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As my colleague recently experienced, sometimes we as writers struggle to find words to appropriately describe a project. In many instances the struggle is often found with mediocre albums, where we need to find the balance of conveying our criticism lovingly yet truthfully. However in very rare cases, there comes along an album which is so breathtakingly pulchritudinous that words fail to adequately describe. Such is the case with Satellite Kite.

Instead of the typical production/lyrics breakdown, allow me examine the album under a different light. This album is not just a collection of songs; rather it is a whole entity made up of different parts that cannot be separated; otherwise the album would fall apart. Each individual song flows into the next song, both conceptually and sonically. For example consider the interlude, “The String That Ties Us”, which is a sermon extract of Art Azurdia, speaking on Christian Love.

This sermon excerpt is set over a bright ambient texture which culminates ever so subtly into a crescendo on the height of the sermon’s exclamation and then slowly tapers off into another minute of just music which forces your mind to meditate on what Pastor Azurdia just said. This is unnoticeably followed by similar percussion which was on the background of the previous track but is now on the forefront of “Entitlement,” creating an unmistakable link between the two tracks.

This link is further reinforced by the subject that is being discussed, which is Christian Love. “Entitlement” contrasts “The String That Ties Us” by exposing what we as believers often think of Love. Both emcees, Braille and Odd Thomas, explain that Love not something that we think we deserve but in fact it is grace. Also this track has the most memorable verse from the whole album. Every verse on this album is of diamond status. However Odd Thomas’ verse here is a pink diamond. Every word of this verse is meditation-worthy and ruminating deeply on this verse will alter your understanding of God. In this verse is Christianity 101. Do you want to know what Christianity is? Read on:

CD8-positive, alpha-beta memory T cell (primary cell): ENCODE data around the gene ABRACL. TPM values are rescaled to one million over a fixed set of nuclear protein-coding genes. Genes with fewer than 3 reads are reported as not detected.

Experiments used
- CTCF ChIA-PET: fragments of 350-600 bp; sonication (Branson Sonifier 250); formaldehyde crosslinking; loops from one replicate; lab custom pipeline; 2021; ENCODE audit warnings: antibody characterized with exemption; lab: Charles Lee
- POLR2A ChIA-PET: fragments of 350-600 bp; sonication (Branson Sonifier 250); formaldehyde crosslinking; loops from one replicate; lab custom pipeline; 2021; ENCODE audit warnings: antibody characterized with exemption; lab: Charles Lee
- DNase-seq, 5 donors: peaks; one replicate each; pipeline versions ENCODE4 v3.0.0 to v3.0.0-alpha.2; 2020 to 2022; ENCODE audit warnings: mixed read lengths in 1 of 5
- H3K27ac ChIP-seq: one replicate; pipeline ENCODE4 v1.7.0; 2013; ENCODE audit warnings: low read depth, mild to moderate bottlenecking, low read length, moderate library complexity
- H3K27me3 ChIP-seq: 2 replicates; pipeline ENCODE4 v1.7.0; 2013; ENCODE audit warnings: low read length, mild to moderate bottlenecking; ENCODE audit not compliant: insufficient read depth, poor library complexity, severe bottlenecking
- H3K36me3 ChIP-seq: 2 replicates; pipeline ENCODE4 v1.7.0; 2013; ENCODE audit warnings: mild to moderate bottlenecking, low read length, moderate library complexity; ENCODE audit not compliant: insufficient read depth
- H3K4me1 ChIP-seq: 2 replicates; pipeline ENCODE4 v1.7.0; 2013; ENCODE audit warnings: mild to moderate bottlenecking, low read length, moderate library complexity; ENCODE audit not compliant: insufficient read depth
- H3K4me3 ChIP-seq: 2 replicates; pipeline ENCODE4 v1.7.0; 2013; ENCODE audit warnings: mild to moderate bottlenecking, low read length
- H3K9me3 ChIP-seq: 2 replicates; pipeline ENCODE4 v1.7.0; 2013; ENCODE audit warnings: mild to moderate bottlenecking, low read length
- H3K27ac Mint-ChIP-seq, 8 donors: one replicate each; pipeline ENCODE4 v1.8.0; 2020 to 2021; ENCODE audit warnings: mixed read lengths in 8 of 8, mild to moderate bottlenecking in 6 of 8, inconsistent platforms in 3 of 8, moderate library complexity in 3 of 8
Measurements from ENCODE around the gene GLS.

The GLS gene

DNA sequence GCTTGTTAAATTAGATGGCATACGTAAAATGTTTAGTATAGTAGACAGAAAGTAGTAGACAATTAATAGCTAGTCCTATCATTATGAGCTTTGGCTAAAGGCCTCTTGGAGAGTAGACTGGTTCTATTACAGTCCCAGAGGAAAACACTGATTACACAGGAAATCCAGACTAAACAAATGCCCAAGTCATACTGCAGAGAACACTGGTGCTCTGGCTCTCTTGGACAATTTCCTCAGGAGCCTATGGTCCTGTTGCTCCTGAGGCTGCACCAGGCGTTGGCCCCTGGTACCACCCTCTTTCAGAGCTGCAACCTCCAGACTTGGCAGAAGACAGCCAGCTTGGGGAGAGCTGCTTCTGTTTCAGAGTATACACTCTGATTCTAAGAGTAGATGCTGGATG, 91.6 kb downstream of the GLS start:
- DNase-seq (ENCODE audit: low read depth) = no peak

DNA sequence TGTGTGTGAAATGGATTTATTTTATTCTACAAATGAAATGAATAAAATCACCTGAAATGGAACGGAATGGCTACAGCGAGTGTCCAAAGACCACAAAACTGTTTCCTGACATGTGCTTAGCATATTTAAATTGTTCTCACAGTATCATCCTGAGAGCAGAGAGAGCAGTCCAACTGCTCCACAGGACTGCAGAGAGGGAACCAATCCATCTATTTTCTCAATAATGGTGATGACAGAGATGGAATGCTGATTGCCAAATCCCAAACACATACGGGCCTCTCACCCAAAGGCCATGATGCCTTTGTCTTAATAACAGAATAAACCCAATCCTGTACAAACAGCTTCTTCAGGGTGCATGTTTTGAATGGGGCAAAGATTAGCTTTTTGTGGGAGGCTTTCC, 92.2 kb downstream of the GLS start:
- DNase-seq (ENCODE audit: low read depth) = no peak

“We spend a lifetime trying to find love in anything and everything this life has to offer it’s true/ and often times we trade the temporal satisfaction for the things the genuine believer is entitled to/ I’m convinced that it’s because they don’t understand that there exists an order of benefits of redemption that’s applied to his bride/ And the basis of his choice in election was for God alone to decide/ And it is not like an “invitation” that one might accept or reject, but rather it’s the effectual calling drawing to Himself His elect/ Regenerating and enabling us to respond in faith toward Christ/ Giving us the gift of repentance and revealing the nature of His sacrifice.”

I know that I have only discussed two songs*. However, the above two songs exemplify this whole album. Due to the distinct nature of this album, I do not want to spoil the treasure that awaits the listener. The sonic direction of the project fits the concept of the album. It is ethereal and experimental, yet at its core it pure, unadulterated hip-hop with a west coast lean. The rhymes are there, there are many different flows to be found on this project for the hip-hop heads. This album is also a worship album. A new genre of hip-hop worship that is focused on and only Christ was opened by The Attributes Of God; which is now furthered by Satellite Kite; as seen on Anchor**.

Over the years there have only been a handful of CHH albums that deserve the “classic” label. Satellite Kite joins the ranks of Christology, Gang Affliated and The Solus Christus Project as albums that perfectly balanced Christian theology and beautiful art. These albums paved the way for all future projects and Satellite Kite has done the same. Every release from now onwards will inevitably be compared to the high standard set by this album.

This album is not the one that you bump in your whip***. This is an album where you need to sit and listen to each word and note and envisage deeply about your savior, Christ. This is an album that you need to hear. Not only need, but must hear. Even if the musical direction is not for those who would rather listen to this, this album will be appreciated by everyone who has ears to hear what these guys are saying. In short, this album is a classic.

*there is so much more that can be discussed about the emcees but the review has already gone on too long.

**my current favorite track of the album.

***although it certainly does bump in the whip.

jamesrosseau@thecorelinksolution.com
Author: jamesrosseau@thecorelinksolution.com

President/CEO of The Corelink Solution and Holy Culture

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